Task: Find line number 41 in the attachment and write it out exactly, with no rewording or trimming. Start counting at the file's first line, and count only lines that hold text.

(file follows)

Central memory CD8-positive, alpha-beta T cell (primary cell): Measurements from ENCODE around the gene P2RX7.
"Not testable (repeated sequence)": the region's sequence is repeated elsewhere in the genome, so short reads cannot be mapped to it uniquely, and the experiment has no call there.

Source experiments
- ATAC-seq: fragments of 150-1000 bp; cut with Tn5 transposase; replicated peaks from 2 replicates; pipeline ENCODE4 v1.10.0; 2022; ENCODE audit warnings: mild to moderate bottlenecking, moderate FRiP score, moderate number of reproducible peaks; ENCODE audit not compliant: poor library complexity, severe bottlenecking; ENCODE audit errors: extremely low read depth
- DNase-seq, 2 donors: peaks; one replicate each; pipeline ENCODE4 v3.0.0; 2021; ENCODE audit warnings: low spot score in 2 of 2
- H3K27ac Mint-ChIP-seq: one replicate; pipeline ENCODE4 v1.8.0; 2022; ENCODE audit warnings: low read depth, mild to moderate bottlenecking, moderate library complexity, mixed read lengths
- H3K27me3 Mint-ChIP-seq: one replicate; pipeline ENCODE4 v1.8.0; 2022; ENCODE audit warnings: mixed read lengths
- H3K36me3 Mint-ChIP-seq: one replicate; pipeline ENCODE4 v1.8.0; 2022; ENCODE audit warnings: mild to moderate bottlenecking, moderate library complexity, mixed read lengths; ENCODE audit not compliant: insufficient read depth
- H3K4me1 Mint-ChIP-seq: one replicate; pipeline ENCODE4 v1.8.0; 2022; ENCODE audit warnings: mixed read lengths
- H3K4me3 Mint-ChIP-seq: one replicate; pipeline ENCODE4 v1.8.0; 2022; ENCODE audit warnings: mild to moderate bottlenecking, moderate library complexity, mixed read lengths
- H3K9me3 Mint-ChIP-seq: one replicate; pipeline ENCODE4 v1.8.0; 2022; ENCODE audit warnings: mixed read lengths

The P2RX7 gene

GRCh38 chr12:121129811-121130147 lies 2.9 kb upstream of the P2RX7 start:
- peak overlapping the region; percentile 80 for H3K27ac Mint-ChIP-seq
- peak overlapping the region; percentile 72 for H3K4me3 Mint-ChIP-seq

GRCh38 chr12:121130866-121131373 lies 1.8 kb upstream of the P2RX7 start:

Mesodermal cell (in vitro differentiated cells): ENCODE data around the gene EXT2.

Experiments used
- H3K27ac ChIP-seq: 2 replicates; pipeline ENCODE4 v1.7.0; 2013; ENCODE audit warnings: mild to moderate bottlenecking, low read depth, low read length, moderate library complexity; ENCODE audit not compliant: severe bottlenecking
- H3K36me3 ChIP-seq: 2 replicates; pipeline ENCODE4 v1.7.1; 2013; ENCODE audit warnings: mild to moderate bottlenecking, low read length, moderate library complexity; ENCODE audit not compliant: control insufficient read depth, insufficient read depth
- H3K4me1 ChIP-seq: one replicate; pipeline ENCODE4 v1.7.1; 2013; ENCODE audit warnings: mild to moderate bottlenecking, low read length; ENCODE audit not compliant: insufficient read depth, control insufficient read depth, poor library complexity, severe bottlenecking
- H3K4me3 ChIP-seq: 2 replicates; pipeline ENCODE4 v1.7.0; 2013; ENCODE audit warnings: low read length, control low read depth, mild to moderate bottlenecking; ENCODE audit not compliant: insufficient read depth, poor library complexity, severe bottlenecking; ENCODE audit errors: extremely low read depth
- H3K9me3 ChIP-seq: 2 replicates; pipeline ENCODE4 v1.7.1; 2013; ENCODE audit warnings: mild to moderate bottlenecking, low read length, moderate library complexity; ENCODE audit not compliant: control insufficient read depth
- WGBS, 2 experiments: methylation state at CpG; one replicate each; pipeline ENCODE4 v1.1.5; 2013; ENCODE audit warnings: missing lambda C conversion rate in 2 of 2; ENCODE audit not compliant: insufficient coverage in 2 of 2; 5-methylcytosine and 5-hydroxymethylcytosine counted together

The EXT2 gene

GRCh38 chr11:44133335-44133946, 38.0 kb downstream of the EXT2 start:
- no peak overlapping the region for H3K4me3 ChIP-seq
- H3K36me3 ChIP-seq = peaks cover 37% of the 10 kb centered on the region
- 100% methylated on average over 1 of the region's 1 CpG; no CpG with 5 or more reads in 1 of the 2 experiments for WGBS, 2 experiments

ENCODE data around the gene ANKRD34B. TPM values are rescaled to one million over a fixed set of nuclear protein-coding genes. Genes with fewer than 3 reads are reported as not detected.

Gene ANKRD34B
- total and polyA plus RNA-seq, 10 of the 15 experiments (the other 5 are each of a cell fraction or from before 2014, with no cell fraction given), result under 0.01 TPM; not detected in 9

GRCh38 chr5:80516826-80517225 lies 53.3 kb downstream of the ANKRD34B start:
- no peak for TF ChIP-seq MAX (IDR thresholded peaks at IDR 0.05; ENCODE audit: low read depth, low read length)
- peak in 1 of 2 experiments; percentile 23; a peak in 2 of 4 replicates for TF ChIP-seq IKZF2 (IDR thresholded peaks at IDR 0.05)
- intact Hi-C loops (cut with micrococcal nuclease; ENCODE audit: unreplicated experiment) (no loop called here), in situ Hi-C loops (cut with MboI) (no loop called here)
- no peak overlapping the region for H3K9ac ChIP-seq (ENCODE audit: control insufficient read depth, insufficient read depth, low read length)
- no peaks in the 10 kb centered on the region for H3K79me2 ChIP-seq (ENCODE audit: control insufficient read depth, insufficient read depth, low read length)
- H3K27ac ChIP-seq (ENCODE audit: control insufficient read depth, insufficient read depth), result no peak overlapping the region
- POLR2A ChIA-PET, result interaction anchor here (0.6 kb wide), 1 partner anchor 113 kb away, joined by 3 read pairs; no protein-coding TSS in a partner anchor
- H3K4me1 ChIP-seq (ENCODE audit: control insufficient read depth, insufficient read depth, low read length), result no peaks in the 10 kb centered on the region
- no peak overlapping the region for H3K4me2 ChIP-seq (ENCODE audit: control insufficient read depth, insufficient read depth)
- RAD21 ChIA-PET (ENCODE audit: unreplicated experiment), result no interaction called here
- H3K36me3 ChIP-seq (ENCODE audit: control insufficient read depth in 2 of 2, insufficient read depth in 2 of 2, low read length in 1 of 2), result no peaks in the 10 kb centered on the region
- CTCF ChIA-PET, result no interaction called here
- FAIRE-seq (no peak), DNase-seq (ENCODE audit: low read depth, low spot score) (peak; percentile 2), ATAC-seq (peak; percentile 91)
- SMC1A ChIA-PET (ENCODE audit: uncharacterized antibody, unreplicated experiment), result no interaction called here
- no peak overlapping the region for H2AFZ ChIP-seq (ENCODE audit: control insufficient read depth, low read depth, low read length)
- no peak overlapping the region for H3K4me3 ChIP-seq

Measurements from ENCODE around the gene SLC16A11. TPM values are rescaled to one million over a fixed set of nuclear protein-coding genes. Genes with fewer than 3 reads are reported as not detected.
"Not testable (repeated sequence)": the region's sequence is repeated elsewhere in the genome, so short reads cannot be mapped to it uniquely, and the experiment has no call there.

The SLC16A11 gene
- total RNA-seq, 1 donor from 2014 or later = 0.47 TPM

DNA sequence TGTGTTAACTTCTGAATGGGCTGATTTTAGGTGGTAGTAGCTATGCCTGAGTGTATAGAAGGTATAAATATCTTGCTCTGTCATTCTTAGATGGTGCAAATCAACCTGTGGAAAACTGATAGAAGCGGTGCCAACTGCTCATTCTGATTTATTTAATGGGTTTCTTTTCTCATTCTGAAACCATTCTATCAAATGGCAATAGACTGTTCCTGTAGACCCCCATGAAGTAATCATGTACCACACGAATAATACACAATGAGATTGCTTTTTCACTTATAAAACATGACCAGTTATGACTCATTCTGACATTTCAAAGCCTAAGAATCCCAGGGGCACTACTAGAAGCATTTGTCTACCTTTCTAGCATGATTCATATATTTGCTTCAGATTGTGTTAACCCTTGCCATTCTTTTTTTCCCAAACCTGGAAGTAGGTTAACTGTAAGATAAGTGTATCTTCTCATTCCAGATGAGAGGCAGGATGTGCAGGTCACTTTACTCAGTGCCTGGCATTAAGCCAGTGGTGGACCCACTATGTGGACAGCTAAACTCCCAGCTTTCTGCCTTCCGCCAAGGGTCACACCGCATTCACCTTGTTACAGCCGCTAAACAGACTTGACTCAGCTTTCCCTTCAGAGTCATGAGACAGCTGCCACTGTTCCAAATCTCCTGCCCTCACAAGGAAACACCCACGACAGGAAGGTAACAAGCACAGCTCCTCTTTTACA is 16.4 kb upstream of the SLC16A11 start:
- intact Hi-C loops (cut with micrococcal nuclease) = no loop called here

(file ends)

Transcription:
- H3K4me1 ChIP-seq (ENCODE audit: control insufficient read depth, insufficient read depth, low read length), result no peaks in the 10 kb centered on the region